At the heart of a successful e-commerce operation, be it for gambling or anything else, is an efficient, cost effective (for both merchant and customer) method of transferring payment. To date payment services have been centred on the customer’s credit or debit card but new services are being developed that offer a safer solution and are incorporating the current trend for social networking.
One such innovative payment service is being developed by Dwolla, a US start-up that has created a “cash-inspired payment network”. Dwolla’s payment service works with the customer’s financial institution to offer a cheaper, safer payment service.
Dwolla’s service does not expose the user’s credit card details to the threat of fraud or identity theft because it does not use sensitive financial information.
Another key benefit of Dwolla’s service for merchants is that it charges a flat fee of US$ 0.25 for all transactions above US$ 10, transactions under US$ 10 are free.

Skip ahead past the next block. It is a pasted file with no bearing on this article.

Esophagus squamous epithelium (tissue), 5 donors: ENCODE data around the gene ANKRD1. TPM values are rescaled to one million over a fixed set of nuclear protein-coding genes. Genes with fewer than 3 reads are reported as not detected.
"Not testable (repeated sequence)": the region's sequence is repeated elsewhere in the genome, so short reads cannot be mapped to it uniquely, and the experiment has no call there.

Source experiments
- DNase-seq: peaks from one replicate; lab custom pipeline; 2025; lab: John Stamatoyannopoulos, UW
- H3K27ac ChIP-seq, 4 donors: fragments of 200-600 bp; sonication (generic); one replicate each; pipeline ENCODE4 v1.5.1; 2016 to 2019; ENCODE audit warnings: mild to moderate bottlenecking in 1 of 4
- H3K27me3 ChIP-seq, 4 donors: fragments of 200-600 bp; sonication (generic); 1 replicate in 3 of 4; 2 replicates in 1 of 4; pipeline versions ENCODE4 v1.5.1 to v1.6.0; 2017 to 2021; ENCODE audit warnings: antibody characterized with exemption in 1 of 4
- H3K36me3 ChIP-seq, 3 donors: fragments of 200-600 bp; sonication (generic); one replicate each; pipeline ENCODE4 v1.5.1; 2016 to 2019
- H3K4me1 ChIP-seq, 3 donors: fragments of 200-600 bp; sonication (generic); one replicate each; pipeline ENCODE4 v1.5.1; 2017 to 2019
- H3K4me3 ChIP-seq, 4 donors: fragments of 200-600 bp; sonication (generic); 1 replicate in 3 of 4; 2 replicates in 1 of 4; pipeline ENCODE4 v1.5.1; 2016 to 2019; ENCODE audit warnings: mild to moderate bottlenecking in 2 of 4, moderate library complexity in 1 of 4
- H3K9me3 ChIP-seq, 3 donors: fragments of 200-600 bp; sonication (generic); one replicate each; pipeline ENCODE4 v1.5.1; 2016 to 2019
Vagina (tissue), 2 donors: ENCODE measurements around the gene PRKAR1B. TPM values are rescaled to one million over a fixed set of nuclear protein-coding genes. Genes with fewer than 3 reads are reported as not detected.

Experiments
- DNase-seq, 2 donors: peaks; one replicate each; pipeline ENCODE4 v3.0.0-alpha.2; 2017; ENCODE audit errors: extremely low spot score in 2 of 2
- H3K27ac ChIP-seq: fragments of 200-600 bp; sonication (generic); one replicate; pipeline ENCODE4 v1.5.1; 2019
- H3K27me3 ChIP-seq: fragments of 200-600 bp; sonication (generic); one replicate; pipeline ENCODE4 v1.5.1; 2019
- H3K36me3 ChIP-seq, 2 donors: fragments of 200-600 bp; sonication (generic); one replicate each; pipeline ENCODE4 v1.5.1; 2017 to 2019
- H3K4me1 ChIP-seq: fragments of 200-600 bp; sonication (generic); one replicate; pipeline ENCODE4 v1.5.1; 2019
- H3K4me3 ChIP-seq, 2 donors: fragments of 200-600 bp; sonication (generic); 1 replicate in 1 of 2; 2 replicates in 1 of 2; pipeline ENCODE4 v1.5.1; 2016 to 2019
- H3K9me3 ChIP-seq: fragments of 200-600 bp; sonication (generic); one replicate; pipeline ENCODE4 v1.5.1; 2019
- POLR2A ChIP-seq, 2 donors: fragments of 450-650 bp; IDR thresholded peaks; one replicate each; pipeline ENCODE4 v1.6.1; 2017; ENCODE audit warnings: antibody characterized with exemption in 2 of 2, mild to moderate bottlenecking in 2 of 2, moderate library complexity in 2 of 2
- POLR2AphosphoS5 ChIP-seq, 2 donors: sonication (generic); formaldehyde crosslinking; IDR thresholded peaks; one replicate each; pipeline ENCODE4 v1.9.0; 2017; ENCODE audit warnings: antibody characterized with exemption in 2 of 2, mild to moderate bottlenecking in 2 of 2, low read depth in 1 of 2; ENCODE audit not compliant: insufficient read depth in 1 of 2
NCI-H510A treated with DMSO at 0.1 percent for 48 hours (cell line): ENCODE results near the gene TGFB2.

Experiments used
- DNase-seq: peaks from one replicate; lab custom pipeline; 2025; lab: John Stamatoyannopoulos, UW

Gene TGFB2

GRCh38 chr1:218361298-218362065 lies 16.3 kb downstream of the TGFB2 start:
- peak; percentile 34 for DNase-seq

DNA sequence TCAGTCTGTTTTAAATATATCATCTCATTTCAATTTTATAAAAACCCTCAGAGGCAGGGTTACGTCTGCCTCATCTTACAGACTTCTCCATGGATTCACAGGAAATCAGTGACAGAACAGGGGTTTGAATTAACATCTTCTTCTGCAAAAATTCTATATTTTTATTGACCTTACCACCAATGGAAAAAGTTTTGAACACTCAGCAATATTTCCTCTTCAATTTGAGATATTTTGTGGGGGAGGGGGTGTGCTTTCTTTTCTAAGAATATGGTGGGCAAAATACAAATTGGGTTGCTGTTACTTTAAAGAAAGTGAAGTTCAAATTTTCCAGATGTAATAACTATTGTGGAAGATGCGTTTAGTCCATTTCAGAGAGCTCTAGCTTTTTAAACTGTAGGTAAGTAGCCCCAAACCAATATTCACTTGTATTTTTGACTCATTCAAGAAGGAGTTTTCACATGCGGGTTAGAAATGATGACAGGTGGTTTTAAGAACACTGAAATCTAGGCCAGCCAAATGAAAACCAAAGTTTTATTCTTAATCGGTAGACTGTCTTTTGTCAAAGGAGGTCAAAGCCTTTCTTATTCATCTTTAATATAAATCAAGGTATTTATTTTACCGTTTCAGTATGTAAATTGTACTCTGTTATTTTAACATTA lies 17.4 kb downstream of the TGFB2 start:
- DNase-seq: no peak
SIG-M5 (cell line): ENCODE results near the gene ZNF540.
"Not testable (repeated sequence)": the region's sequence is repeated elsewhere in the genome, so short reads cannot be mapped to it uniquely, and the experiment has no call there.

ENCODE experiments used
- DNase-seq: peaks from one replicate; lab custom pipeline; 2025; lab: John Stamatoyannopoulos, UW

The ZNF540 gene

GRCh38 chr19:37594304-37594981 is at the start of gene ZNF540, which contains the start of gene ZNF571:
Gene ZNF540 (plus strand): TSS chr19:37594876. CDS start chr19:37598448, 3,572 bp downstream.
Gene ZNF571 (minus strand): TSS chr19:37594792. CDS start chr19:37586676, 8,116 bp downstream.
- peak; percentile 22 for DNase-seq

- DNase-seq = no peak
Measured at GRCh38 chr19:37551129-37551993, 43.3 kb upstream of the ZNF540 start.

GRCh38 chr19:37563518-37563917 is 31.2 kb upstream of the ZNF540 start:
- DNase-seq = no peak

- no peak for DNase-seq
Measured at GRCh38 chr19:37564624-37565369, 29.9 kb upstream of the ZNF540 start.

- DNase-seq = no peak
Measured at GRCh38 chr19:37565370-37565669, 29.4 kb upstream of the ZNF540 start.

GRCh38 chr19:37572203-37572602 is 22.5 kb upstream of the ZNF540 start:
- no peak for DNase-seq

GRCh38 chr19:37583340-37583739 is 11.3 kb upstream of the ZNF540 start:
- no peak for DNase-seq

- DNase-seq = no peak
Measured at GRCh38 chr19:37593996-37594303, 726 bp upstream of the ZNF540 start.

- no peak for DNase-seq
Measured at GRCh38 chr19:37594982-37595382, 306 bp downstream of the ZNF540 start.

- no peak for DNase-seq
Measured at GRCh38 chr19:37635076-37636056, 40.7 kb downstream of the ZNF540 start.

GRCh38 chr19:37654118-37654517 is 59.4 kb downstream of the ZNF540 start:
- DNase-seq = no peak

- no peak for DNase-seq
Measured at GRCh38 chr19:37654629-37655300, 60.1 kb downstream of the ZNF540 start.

Dwolla is available via mobile device to give customers the greatest convenience. It is also possible to send money to friends through networking services such as Facebook, Twitter, and LinkedIn.
Dwolla has grand plans to revolutionise and update the making of payments and you wouldn’t bet against them. The e-gaming sector can certainly benefit from the innovation and entrepreneurialism in associated sectors that help improve its own gambling services.
Global Betting and Gaming Consultants’ Director Lorien Pilling commented, “As real money gambling looks to combine itself more with social networking and social gaming, applications such as Dwolla provide a glimpse of the associated services, like payments, that will be required to make a success of this evolution. As always, it will be a question of whether Dwolla will want to deal with gambling transactions, assuming some kind of e-gaming regulation is introduced in US states.”
 https://www.dwolla.com/
Read more about issues shaping the global internet gambling (e-gaming) sector in GBGC’s Interactive Gambling Report